בס"ד This is a blog for Jews who feel a sense of deep identification with HaYachad (Dead Sea Sect). This group is for Jews who feel nostalgia and longing for a Judaism that was, and a profound yearning for it to be again. Our way leads to the Self-realization and, on an even more deeply satisfying level, the Mutual-Realization of Mashi'ach. That is what differentiates us from HaPrushim. NO MATERIAL HERE IS TO BE REPRODUCED WITHOUT PERMISSION.

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Location: Tzfat, Israel

Thursday, April 15, 2004



This article will assume at least some familiarity with the practice
of Prozbul and will not explicate what it is or why it exists. For
this knowledge you may ask any Orthodox Rav, if need be.
Before going on please reread Devarim 15:1-11.

Like many Orthodox Jews we were encouraged to sign a form of Prozbul
allowing the Beit Din to collect whatever outstanding debts we may
have from Jews who must pay us back before sundown on the 29th day of
Elul this year.

The entire concept of Prozbul galls me and I discussed the issue with
my husband. He, in turn, consulted with Rabbis who told him that "in
our times it is impossible to manage without Prozbul". But my heart
pulled and I wanted to do the mitzvah of Sh'nat Shmitta d'Oreita, as
was done by our forebears until close to the end of the Second Temple
period. I didn't believe for one minute that HaShem could not find an
infinity of infinite ways to allow us to do this mitzvah. I also
believed in *us* to be able to accept HaShem's blessings.

We decided to do the mitzvah of Shmitta as is written in Torah and to
let whatever debts may (or may not) be owed to us to go, to be wiped
out. We took this decision Friday morning.

Directly thereafter my husband, tzaddik v'tamim yichieh, went to the
Old City to do errands for Shabbat. When he returned home he said:
"Here I want to show you something." Whereupon, he pulled the
largest and most beautiful cluster of white grapes from his
backpack. "Where did you get that!?", I asked in amazement. This is
a year of drought in Israel. It only rained a few times during the
winter, and those rains were little more than sprinklings. "How
could a cluster of grapes that large and beautiful be found in the
middle of August?", I wondered aloud. My husband said: "I went to the
Old City (of Tzfat). There I saw a man cutting clusters of grapes
from a vine heavy with clusters like these. He was giving the
clusters away in great joy to all passersby calling: "Here. Come
take. It's hefker!" My husband told me that he too excitedly
approached to do the mitzvah of eating hefker in Sh'nat Shmitta in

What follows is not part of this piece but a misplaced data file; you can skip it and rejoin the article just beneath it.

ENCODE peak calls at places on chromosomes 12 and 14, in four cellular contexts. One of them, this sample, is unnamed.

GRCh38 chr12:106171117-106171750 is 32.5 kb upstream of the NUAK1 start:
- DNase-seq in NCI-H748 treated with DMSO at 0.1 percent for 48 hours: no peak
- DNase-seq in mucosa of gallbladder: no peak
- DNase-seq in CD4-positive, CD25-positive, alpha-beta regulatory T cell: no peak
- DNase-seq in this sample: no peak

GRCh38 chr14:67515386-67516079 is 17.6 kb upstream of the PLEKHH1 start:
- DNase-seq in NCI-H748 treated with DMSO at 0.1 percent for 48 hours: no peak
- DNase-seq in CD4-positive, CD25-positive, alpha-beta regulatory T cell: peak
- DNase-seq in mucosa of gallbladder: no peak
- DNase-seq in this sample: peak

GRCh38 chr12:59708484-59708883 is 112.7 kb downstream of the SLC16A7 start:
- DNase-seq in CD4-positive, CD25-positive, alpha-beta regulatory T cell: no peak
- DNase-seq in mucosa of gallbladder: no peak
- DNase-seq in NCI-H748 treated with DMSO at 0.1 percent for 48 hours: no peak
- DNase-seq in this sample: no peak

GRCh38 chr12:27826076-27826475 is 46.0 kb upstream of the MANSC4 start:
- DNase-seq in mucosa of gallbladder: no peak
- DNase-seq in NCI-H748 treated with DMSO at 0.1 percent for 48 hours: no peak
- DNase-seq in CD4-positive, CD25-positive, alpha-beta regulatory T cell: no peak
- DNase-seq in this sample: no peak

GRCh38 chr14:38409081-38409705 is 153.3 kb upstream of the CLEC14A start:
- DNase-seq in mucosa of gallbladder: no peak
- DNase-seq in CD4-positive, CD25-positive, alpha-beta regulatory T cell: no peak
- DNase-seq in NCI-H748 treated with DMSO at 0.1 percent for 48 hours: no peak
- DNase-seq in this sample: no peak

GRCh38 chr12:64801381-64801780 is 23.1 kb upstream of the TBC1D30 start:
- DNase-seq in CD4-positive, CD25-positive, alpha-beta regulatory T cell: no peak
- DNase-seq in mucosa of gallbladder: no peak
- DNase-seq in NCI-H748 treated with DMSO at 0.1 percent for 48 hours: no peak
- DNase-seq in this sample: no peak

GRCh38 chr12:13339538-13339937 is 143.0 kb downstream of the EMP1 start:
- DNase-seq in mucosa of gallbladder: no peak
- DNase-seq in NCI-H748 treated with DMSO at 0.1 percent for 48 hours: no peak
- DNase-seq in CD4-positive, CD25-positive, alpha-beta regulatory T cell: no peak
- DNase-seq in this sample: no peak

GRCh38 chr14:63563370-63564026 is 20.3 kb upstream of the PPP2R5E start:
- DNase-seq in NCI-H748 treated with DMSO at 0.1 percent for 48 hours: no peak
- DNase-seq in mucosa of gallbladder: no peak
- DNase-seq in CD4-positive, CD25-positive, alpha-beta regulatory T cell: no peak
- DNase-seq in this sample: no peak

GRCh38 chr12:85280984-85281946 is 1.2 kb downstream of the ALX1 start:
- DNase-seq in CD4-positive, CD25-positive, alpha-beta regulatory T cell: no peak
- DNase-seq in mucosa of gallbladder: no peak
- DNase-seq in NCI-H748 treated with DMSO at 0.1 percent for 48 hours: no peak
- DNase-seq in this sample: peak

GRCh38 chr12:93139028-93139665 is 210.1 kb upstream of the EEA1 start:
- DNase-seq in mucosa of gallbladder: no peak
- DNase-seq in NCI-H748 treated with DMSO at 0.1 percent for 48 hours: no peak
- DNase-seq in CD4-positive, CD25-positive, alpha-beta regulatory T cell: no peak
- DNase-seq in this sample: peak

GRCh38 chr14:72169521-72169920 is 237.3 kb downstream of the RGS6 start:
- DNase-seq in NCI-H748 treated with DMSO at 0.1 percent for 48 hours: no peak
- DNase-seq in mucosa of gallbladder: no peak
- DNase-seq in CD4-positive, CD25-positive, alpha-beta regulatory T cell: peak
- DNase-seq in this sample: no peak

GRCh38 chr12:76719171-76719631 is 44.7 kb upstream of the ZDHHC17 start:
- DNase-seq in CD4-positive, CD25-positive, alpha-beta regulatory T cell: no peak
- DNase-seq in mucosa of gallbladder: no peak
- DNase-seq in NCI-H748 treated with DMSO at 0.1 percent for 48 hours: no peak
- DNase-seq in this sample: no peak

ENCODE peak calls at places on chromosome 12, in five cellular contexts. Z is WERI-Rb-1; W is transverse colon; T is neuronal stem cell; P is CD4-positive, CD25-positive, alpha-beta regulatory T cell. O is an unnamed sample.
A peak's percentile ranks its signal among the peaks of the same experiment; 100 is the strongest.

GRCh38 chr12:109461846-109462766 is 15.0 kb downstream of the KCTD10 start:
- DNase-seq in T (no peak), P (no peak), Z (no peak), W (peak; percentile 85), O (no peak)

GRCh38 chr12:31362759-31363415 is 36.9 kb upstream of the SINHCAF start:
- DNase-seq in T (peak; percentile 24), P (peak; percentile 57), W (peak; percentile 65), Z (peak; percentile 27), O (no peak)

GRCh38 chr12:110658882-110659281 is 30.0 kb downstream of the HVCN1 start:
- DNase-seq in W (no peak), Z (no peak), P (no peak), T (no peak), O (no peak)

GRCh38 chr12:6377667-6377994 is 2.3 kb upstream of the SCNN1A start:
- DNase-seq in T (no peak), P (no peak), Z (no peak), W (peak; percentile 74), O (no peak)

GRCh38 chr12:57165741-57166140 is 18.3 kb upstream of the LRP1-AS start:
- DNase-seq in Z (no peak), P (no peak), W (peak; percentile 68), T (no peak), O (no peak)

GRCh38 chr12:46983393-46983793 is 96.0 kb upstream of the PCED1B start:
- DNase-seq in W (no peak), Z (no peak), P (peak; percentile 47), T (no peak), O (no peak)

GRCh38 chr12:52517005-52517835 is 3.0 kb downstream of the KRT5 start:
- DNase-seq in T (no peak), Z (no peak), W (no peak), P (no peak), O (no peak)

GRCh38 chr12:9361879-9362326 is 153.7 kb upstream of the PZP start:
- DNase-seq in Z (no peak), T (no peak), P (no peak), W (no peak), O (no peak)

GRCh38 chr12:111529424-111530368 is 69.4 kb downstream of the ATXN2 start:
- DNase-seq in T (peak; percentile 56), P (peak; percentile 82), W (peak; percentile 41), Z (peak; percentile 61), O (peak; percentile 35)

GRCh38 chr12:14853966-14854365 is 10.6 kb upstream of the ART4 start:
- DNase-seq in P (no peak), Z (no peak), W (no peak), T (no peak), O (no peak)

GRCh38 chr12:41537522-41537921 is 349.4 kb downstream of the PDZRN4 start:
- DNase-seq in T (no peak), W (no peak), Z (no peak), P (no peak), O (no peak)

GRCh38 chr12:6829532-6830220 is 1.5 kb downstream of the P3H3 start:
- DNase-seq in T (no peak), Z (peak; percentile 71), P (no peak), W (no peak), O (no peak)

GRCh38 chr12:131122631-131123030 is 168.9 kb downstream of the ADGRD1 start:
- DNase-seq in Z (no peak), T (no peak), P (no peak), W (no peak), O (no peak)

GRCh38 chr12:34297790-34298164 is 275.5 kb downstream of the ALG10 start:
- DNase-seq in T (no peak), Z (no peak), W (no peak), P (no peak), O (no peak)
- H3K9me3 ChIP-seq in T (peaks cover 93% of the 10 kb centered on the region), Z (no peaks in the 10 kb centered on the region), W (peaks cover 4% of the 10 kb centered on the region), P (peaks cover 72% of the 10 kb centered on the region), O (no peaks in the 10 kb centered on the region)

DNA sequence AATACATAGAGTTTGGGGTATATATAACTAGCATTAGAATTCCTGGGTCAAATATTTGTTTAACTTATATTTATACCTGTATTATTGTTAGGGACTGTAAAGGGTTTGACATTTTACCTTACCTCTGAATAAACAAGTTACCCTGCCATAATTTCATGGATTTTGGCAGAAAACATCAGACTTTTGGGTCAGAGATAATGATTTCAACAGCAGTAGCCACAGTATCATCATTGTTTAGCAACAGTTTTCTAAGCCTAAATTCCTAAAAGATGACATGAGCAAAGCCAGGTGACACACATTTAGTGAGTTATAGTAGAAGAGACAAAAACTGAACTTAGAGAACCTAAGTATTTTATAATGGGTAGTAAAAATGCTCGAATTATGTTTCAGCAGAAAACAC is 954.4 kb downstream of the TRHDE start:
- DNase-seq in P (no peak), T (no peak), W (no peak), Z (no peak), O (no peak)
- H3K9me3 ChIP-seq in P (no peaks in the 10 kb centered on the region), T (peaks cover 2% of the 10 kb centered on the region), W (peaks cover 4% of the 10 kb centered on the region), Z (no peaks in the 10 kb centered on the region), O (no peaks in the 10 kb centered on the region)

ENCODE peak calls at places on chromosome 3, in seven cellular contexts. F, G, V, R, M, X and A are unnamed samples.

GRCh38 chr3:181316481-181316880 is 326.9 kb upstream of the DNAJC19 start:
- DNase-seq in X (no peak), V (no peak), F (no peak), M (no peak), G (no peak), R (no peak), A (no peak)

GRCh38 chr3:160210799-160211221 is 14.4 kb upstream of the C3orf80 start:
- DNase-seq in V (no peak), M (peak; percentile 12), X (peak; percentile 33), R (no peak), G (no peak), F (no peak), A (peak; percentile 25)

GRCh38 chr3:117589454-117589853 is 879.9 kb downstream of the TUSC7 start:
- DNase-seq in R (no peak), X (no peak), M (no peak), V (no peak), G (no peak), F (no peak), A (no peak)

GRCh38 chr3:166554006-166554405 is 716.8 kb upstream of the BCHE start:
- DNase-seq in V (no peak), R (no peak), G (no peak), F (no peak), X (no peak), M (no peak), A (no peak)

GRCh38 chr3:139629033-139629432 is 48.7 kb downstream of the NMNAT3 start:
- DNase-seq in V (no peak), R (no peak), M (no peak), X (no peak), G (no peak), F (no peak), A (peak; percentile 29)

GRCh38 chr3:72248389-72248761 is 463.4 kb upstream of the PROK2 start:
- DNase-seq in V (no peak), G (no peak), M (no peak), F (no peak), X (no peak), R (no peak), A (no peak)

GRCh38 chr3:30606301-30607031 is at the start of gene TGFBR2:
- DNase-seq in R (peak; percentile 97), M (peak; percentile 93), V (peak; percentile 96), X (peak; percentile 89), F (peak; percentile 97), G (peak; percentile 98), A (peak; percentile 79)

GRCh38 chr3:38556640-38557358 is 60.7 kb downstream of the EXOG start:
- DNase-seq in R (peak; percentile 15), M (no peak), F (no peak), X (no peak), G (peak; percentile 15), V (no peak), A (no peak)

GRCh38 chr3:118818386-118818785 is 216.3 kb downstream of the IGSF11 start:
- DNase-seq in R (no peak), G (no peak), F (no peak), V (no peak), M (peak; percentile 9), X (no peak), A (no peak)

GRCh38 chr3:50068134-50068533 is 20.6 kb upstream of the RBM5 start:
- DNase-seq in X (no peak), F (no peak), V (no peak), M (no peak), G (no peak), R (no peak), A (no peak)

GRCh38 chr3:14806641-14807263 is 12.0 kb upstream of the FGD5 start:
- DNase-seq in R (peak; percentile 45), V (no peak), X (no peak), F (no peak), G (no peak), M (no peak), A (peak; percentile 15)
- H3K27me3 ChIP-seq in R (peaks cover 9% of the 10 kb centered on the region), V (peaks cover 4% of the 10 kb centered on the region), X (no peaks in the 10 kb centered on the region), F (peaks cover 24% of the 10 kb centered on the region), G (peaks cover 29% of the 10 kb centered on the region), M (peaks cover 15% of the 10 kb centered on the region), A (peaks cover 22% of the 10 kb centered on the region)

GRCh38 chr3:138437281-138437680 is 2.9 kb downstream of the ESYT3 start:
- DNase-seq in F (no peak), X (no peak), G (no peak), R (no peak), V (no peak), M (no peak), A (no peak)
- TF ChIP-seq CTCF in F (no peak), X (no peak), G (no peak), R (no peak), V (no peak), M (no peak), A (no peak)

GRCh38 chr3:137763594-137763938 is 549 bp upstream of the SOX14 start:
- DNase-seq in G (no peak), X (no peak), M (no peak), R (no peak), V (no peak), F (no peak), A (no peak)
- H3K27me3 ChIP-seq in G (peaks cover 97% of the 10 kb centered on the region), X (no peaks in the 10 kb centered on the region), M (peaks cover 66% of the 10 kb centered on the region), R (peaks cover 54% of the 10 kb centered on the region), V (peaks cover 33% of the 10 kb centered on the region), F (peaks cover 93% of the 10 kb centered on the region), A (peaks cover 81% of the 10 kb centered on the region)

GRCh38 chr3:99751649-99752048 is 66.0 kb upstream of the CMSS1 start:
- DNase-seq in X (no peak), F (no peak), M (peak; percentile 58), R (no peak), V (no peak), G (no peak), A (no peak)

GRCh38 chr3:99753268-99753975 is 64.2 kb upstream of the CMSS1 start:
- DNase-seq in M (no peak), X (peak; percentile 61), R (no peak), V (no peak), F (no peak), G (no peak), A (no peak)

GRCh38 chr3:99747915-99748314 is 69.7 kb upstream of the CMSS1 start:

Eretz Yisrael - grapes, no less. Happily the man cut him the

Thinking about it I understood and was overcome with awe, gratitude
and devotion to HaShem. We had done the mitzvah of Shmitta c'davar
HaShem and HaShem was doing the mitzvah for us c'd'varo! He was
saying to us. "Because you trusted Me, I will show you how
miraculously bountifully I provide for those who beleive in Me".
This and more: HaShem was telling us that His promise to us was both
for this world and for the World To Come as well, by providing grapes
davka. We learn that white grapes in their season and out of their
season are a sign that it will be well with us. Eating grapes is a
sign that one has their place in The World to Come promised to them,
and that they will drink the secrets of wine in the World to Come
because HaShem has hidden the wine in the grapes from Beraysheet.

There are those who keep the practice of giving nominal loans of very
small amounts to Jews before Sh'nat Shmitta in order to do the
'mitzvah' of letting the loan go. To these I say: Please, do not
make HaShem's words a travesty. Allow HaShem to bring, or not to
bring, those who need real loans to you and behave in accordance with
the various mitzvahs of lending to the Jews and to the Gentiles.

Achi V'achotai HaYakarim! Believe in HaShem and trust Him and love
Him with all your heart, with all your Soul and will all your might
(this last means your material goods). It is HaShem who gives us
life continuously and provides for us far better than we could ever
do for ourselves. We do not need to invent means for extorting money
from those Jews who cannot repay their loans in order to survive.
Trust HaShem. Do not turn to the Beit Din with a request that they
collect your debts for you from other Jews in Sh'nat Shmitta.
L'Hader this mitzvah as you would the mitzvot which you may find
easier to keep. Shmitta is one of the mitzvot that HaShem wants us to
go to the absolute observance level of observance of.

For those of you who are not in Israel: This mitzvah is incumbent
upon all Jews, male and female alike, in all places when we know when
the Sh'nat Yovel is. We do not remember when the Yovel is. But, if
you trust HaShem and let go all those Jews who are indebted to you,
*your debts to HaShem will be wiped out* and you too will merit to
drink the secrets of wine in the World to Come.

With blessings,
Doreen Dotan